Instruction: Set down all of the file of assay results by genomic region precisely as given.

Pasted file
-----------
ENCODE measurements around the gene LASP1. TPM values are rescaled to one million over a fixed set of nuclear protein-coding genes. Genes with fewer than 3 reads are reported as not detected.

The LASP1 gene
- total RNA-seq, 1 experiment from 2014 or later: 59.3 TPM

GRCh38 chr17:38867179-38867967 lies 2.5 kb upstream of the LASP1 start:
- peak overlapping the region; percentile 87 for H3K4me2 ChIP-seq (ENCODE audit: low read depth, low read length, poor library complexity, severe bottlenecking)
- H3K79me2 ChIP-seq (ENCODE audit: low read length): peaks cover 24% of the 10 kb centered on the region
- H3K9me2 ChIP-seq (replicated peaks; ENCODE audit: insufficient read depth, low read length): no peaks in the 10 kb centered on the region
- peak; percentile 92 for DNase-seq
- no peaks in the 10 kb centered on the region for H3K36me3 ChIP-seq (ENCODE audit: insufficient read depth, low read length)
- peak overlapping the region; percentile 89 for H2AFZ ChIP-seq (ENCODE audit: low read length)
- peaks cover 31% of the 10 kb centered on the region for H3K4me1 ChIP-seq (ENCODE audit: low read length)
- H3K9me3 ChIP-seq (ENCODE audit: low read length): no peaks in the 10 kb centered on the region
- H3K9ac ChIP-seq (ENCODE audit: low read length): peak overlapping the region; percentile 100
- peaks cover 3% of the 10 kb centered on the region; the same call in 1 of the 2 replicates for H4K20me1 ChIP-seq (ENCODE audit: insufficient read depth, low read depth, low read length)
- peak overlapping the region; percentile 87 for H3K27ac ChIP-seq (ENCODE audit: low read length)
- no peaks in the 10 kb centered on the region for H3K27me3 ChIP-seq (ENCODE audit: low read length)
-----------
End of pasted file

ENCODE measurements around the gene LASP1. TPM values are rescaled to one million over a fixed set of nuclear protein-coding genes. Genes with fewer than 3 reads are reported as not detected.

The LASP1 gene
- total RNA-seq, 1 experiment from 2014 or later: 59.3 TPM

GRCh38 chr17:38867179-38867967 lies 2.5 kb upstream of the LASP1 start:
- peak overlapping the region; percentile 87 for H3K4me2 ChIP-seq (ENCODE audit: low read depth, low read length, poor library complexity, severe bottlenecking)
- H3K79me2 ChIP-seq (ENCODE audit: low read length): peaks cover 24% of the 10 kb centered on the region
- H3K9me2 ChIP-seq (replicated peaks; ENCODE audit: insufficient read depth, low read length): no peaks in the 10 kb centered on the region
- peak; percentile 92 for DNase-seq
- no peaks in the 10 kb centered on the region for H3K36me3 ChIP-seq (ENCODE audit: insufficient read depth, low read length)
- peak overlapping the region; percentile 89 for H2AFZ ChIP-seq (ENCODE audit: low read length)
- peaks cover 31% of the 10 kb centered on the region for H3K4me1 ChIP-seq (ENCODE audit: low read length)
- H3K9me3 ChIP-seq (ENCODE audit: low read length): no peaks in the 10 kb centered on the region
- H3K9ac ChIP-seq (ENCODE audit: low read length): peak overlapping the region; percentile 100
- peaks cover 3% of the 10 kb centered on the region; the same call in 1 of the 2 replicates for H4K20me1 ChIP-seq (ENCODE audit: insufficient read depth, low read depth, low read length)
- peak overlapping the region; percentile 87 for H3K27ac ChIP-seq (ENCODE audit: low read length)
- no peaks in the 10 kb centered on the region for H3K27me3 ChIP-seq (ENCODE audit: low read length)